Following a defiant seventh-round knockout of previously unbeaten Jose Pedraza (22-1, 12...
More Than Just Money
LOUISVILLE – I’m not a big video game guy.
But I’ve started playing them since my kids have gotten into them. One of my favorites is an old version of EA Sports’ NCAA Football. I like to be Michael Bush, because the former University of Louisville star, in this game, is Superman.
He can do anything. Bounce off tacklers. Run over them. Run through walls of defenders.
Almost every time I play, I think about that moment when Bush went down against Kentucky in the first game of his senior season. And it occurs to me that even while the real Bush was struggling pretty seriously with recovering from that broken leg, little cyber Michael, courtesy of EA Sports, just kept running.
And then there’s this: While Bush’s financial future was very much in doubt as he sweated his way back through rehabilitation, little cyber Mike kept drawing royalty checks for the NCAA, which has a rights deal with EA Sports.
Similar thoughts must have occurred to many college football players. In fact, Sam Keller, a former quarterback at Nebraska and Arizona State, has brought a class action lawsuit against EA Sports, saying that it illegally profits from using images of college basketball and football players. Former Rutgers QB Ryan Hart brought a similar suit in New Jersey state court.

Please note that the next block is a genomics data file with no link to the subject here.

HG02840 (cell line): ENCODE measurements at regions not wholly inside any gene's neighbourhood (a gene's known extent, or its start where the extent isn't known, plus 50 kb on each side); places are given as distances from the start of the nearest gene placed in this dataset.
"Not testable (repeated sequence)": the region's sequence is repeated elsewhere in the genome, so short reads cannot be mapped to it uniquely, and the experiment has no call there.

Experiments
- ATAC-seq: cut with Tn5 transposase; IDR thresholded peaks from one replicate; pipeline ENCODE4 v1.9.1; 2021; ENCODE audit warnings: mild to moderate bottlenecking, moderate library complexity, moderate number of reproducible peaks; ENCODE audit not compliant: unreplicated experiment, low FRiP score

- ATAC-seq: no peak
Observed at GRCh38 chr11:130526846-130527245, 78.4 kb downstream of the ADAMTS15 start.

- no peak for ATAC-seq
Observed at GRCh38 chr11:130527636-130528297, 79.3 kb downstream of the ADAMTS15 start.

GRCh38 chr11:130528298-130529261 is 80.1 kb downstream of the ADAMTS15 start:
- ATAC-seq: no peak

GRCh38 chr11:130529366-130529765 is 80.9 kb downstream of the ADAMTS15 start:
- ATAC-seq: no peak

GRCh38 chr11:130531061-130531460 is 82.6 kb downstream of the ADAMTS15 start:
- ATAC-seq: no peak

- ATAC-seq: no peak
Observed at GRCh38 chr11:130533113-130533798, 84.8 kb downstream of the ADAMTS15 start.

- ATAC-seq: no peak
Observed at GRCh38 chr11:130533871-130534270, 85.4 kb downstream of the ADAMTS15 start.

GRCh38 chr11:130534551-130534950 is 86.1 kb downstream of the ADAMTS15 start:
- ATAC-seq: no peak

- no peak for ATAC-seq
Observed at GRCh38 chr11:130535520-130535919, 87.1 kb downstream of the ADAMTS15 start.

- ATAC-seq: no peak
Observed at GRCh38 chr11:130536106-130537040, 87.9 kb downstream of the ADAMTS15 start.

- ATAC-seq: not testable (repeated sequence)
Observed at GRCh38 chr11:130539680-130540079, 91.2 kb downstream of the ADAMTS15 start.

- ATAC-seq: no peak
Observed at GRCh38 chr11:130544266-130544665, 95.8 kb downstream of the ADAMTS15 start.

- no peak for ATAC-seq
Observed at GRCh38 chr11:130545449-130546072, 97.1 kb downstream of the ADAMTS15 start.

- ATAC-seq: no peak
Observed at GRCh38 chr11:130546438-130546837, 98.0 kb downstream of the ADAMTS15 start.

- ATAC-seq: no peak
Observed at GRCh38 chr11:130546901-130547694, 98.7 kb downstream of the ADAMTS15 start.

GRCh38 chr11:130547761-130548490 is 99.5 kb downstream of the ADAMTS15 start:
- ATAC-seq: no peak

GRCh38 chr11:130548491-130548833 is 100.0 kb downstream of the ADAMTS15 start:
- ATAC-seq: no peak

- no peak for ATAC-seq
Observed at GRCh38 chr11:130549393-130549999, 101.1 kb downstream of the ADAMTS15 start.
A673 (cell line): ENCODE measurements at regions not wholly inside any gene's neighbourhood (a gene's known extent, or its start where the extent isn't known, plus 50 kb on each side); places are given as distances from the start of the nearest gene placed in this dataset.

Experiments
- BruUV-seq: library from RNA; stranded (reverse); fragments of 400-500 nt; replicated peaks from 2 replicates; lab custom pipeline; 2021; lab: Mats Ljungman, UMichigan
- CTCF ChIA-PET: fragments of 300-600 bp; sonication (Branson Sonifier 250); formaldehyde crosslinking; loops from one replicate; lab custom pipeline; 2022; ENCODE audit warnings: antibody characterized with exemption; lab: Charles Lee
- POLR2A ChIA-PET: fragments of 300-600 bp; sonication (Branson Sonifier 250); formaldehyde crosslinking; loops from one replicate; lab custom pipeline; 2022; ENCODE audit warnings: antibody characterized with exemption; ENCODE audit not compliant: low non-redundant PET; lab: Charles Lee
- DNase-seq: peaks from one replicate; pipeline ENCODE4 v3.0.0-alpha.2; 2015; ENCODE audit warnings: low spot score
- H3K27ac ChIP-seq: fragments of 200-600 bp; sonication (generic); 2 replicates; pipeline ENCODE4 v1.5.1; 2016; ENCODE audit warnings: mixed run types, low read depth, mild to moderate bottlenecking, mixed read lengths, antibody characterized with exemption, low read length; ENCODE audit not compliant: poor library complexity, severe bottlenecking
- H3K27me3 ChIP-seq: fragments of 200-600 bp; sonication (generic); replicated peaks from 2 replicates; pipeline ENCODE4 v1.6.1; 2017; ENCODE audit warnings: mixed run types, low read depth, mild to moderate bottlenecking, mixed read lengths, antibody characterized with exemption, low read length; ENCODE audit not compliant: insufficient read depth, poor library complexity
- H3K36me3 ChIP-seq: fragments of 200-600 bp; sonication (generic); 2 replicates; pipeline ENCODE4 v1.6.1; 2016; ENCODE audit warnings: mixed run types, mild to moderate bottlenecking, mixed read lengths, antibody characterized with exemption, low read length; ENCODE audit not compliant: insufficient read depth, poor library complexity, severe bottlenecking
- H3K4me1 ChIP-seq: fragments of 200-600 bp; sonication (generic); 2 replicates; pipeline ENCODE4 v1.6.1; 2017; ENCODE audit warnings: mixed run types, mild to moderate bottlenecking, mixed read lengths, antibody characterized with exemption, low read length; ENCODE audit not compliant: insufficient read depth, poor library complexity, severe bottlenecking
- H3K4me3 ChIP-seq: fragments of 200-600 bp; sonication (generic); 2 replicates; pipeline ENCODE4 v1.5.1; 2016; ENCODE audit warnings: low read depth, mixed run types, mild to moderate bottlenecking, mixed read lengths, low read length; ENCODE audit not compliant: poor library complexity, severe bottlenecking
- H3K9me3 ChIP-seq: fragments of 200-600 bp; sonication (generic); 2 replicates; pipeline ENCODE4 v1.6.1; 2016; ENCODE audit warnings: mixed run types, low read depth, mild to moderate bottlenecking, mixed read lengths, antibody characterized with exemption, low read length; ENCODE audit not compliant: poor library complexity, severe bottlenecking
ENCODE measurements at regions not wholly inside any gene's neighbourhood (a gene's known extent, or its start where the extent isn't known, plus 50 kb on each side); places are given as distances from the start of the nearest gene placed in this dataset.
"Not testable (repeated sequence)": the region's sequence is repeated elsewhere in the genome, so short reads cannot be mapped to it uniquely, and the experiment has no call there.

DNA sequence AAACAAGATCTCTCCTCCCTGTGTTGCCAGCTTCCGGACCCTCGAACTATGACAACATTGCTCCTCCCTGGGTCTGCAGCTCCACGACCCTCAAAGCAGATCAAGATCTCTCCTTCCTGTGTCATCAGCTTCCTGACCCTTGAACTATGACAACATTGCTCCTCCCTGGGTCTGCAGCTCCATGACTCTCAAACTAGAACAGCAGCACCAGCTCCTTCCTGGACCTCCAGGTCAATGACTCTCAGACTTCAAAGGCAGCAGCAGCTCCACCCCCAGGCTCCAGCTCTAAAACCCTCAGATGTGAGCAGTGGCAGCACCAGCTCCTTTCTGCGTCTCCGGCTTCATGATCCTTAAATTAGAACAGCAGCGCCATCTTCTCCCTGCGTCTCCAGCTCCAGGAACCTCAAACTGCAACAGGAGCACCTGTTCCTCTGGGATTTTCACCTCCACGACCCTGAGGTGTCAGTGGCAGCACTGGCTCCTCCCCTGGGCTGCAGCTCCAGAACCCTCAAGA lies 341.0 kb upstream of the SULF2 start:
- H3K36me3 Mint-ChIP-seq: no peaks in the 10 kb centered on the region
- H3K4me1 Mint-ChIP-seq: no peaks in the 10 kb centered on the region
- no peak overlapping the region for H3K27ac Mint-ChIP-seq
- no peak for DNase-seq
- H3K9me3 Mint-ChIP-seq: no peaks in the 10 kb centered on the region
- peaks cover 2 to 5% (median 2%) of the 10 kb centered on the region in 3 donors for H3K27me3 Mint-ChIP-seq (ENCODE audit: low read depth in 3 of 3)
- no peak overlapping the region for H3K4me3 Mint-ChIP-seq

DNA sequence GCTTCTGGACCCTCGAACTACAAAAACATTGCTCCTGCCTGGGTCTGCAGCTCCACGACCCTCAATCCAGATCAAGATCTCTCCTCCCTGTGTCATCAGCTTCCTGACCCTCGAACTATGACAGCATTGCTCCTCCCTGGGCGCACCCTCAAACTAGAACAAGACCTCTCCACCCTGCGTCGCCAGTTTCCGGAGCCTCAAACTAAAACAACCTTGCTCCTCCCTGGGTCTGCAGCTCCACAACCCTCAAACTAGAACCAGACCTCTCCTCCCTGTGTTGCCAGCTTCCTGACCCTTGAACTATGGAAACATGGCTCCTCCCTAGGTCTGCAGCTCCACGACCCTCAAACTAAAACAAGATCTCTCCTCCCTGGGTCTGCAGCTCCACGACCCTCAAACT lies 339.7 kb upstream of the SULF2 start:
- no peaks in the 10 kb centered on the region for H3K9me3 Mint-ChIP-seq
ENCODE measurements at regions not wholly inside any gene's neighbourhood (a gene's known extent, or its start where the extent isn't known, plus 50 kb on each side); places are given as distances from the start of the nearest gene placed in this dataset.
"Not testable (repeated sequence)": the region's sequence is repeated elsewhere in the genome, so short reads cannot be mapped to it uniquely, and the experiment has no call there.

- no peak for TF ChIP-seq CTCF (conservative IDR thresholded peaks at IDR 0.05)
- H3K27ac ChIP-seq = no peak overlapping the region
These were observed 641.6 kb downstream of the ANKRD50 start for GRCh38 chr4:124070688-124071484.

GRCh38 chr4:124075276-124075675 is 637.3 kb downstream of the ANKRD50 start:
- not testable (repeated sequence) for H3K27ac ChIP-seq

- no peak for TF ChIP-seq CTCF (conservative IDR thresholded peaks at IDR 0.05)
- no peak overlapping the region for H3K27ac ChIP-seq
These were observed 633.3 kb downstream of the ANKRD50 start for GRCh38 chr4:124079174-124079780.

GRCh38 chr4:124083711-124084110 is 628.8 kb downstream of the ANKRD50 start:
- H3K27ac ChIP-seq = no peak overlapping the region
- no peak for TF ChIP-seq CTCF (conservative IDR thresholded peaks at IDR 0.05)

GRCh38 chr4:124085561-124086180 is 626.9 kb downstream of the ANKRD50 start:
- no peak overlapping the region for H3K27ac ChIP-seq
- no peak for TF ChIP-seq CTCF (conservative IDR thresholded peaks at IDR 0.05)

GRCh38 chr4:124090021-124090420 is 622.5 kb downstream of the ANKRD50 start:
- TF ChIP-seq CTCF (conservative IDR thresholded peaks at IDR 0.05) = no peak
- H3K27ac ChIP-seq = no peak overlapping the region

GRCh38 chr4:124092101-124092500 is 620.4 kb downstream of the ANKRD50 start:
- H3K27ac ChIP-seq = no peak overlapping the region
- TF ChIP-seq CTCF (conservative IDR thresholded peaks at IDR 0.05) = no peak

The players in the EA Sports games don’t bear the names of college players. But they do bear their likenesses. Florida’s quarterback in the game, for instance, isn’t Tim Tebow, but he does wear the same number, is the same size and has the same playing characteristics as the Gators’ QB.
And this seems over the line. There’s no question the NCAA makes big money off its athletes. Although it shouldn’t be forgotten that the NCAA plows a lot of money into its athletes. The vast majority of students playing college sports are playing in sports that do not generate revenue.
Those of us who believe that sports such as rowing, lacrosse, softball, tennis and many others are not only worthwhile sports, but provide important educational opportunities and scholarships for many, have to acknowledge that the money must come from somewhere. The high-exposure sports pay the bills.
But this is too much. If specific individual athletes are going to be marketed, then they should share in the proceeds. Period. And while, yes, they receive scholarships, the NCAA also allows schools to deemphasize academics with demanding travel schedules and late-night games.
As it has increasingly given in to commercialism, the NCAA has created this dilemma for itself. And it has opened the door for the courts to solve it.
Here’s some irony: The NCAA could use money that Keller and others helped generate to fight the claims of those players in court. And the NCAA will fight vigorously.
Most people, myself included, are not to the point of saying players should be paid. And separating those whom the NCAA markets heavily from those it does not creates a class system in college sports.
But something has to give. As Penn State professor Malcolm Moran has suggested, perhaps it’s time for universities to pay not just tuition but all incidental expenses of athletes.
Or maybe those whose jerseys are sold and whose likenesses are prominent in video games should have money paid into a trust for post-graduation use â€” but only if they graduate. (Remember, some are using the NCAA as much as the NCAA is using them.)
Whatever the case, athletes are pressing the issue now. And it’s about time.